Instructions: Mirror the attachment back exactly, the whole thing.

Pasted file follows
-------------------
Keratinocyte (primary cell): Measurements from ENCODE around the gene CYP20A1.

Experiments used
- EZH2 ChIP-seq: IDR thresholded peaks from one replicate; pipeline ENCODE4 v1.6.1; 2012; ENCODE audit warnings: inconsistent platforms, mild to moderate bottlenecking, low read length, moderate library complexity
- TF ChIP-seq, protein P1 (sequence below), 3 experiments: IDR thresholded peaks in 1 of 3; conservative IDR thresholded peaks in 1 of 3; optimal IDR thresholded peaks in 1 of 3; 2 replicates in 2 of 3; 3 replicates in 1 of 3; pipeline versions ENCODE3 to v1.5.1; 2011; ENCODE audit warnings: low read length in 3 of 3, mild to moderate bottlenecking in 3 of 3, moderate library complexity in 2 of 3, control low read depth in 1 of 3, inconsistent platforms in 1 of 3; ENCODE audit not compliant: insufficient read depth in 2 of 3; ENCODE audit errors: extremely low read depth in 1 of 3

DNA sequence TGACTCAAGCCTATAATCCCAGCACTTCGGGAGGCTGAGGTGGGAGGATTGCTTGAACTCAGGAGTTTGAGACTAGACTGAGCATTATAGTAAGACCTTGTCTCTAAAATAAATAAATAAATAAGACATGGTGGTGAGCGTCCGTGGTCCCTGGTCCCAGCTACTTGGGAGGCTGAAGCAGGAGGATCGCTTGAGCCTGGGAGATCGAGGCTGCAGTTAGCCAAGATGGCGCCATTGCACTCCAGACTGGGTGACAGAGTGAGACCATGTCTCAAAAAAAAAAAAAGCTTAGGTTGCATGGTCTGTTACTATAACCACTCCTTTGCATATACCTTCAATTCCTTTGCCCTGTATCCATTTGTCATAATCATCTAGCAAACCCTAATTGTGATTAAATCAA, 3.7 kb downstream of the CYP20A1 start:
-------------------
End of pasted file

Keratinocyte (primary cell): Measurements from ENCODE around the gene CYP20A1.

Experiments used
- EZH2 ChIP-seq: IDR thresholded peaks from one replicate; pipeline ENCODE4 v1.6.1; 2012; ENCODE audit warnings: inconsistent platforms, mild to moderate bottlenecking, low read length, moderate library complexity
- TF ChIP-seq, protein P1 (sequence below), 3 experiments: IDR thresholded peaks in 1 of 3; conservative IDR thresholded peaks in 1 of 3; optimal IDR thresholded peaks in 1 of 3; 2 replicates in 2 of 3; 3 replicates in 1 of 3; pipeline versions ENCODE3 to v1.5.1; 2011; ENCODE audit warnings: low read length in 3 of 3, mild to moderate bottlenecking in 3 of 3, moderate library complexity in 2 of 3, control low read depth in 1 of 3, inconsistent platforms in 1 of 3; ENCODE audit not compliant: insufficient read depth in 2 of 3; ENCODE audit errors: extremely low read depth in 1 of 3

DNA sequence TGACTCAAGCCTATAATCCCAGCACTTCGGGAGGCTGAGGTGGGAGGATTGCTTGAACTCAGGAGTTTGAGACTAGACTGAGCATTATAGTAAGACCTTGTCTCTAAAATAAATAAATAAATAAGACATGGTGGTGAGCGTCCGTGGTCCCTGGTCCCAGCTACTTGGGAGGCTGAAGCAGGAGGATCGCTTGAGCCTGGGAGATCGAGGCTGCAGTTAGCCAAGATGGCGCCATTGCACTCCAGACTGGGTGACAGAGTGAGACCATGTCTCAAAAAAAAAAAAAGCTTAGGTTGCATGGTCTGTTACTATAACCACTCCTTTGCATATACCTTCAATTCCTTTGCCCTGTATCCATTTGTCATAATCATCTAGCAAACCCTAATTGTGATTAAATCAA, 3.7 kb downstream of the CYP20A1 start: